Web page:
Exploring the Kingsroad

Kyrkjestølen - Maristova


3-5 hours
10,7 km
Suitable for
Normal fit
Available periods
End of May - Start of October


Between Kyrkjestølen and Maristova, you will cross the actual Filefjell and reach Kongevegen’s highest point.

The stretch across Murkløpphøgda is an exciting walk of some 10 km, with spectacular views of the Hurrungane peaks.

Here you can see what it meant to build a road according to «the French principle». It was as straight a line as possible, with great emphasis on drainage and foundation work, but without any particular consideration for the character of the terrain.

In practical terms, it was the shortest route from Gamlestøga on the eastern side to Maristova on the western side.

This characteristic road-building method is highly noticeable if you walk from west to east, i.e. from Maristova and up the hills known as «the seven disappointments».

This will most certainly get your heat rate going – it is steep.

The hills have been given this name because every time you think you have completed the climb, you realise that there is yet another hill before you reach the top.

This happens seven times. Hence, you are disappointed seven times.



The route starts in a scattered birch forest by Kyrkjestølen, approx. 7 km west of Tyinkrysset.

Kyrkjestølen, located along the E16, is signposted and offers ample parking. Food and accommodation are available.

From Kyrkjestølen, you will climb 300 metres in height before you reach the top of the road at approx. 1250 m a.s.l. The route continues towards the lush Lærdal.

Close to Kongevegen’s highest point, you will find Stiftstøtta – a marble monument that marked the old border between the dioceses of Akerhus and Bjørgvin.

The marble is from Lier, but was sent to Denmark in the early 1700s as building material for Copenhagen’s Marble Church.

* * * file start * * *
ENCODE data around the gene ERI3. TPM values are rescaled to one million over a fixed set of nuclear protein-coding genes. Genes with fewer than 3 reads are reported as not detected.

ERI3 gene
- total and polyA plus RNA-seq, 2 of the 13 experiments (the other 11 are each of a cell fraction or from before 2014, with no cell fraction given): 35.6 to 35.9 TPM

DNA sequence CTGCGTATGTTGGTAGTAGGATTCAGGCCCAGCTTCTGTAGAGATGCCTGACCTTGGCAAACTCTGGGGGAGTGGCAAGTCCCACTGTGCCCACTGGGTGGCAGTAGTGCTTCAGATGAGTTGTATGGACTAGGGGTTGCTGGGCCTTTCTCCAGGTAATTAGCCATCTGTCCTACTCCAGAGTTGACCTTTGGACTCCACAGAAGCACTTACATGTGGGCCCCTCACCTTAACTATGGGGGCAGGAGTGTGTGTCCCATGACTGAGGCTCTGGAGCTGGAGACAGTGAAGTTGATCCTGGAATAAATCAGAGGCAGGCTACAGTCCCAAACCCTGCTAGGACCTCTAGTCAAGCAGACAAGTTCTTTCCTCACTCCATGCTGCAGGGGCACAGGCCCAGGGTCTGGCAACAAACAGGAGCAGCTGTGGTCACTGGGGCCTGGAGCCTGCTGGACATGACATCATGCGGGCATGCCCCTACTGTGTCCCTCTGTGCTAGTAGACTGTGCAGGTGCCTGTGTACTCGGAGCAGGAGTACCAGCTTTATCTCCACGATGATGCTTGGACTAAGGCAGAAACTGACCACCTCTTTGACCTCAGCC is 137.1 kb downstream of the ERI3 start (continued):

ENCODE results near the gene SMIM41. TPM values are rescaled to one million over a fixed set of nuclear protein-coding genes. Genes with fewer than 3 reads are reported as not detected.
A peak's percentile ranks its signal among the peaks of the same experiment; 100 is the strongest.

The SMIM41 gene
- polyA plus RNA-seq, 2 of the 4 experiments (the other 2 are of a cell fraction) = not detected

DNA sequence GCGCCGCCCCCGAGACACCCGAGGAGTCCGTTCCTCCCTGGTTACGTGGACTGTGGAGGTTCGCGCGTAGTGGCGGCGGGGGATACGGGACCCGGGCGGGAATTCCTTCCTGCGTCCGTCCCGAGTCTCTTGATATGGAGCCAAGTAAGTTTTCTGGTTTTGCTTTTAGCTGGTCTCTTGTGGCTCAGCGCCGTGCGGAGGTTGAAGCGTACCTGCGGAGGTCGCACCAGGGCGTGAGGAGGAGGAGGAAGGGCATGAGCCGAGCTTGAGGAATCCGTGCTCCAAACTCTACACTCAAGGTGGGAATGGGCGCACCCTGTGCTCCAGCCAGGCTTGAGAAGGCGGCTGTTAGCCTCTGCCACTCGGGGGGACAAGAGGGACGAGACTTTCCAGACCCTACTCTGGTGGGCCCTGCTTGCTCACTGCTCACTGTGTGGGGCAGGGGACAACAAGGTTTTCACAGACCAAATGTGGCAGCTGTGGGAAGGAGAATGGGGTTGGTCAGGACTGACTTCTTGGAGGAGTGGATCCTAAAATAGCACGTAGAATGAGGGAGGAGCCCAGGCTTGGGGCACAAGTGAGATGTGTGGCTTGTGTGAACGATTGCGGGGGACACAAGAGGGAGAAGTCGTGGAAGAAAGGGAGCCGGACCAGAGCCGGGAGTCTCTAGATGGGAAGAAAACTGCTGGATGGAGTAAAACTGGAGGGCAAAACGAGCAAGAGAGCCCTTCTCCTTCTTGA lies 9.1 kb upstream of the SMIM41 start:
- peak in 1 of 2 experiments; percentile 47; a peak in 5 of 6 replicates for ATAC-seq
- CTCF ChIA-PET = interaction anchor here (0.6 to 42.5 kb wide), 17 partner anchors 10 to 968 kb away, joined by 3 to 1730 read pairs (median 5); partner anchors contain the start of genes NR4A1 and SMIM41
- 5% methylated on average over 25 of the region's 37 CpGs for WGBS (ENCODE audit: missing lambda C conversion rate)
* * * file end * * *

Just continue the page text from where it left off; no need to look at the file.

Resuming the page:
There the monument was shaped in a fashionable Nordic Classicism design, comprising five cubical blocks and an inverted V-shape on top. It was then sent back to Norway and Lærdalsøyri by sea.



The monument was expensive. Total cost of the design and shipment was 245 riksdaler, which was equivalent to a three-year maintenance budget for Kongevegen (!).

Needless to say, the officials at the treasury in Copenhagen who received the invoice were not impressed. One of the explanations given, was that one block was too heavy and had to be split in two to be transported up the mountain.

Farmer Håkon Øvre Ljøsne from Lærdal, who had taken on the assignment in 1797, claimed that even if he used a purpose-built wagon, the heavy work would injure his horses.

The monument was given a beautiful base of natural stone, and became a popular motif among artists. It was later moved to the new main road in Smeddalen, but was returned to its original location in 1973.

Sadly, one of the blocks disappeared along the way, but the "Strength and Beauty" of Kongevegen's gemstone is still there.
The area by the monument is also a beautiful picnic area.

Up in the mountain, the terrain is gentle and flat before the trail descends to Maristova at around 800 m a.s.l.

Along the way there are displays with information on interesting road-technical solutions.

For example how the skilled Road Inspector, Iwer Moss, handled various challenges, and how the labourers had to endure difficult working days and accidents with medical assistance weeks away.



Kongevegen across Filefjell between Vang and Lærdal was completed in 1793, and followed this route across Murkløpphøgda until 1843.

The road was then replaced by Den Bergenske Hovedvej down in Smeddalen.

Numerous redirections and improvements were made. This was also the case in the early 1900s, and after 1960 when the car became more common.

Today’s E16 – a few improvements later – still runs through Smeddalen.

The latest version of the thousands-of-year-old route across Filefjell opened in 2016/2017.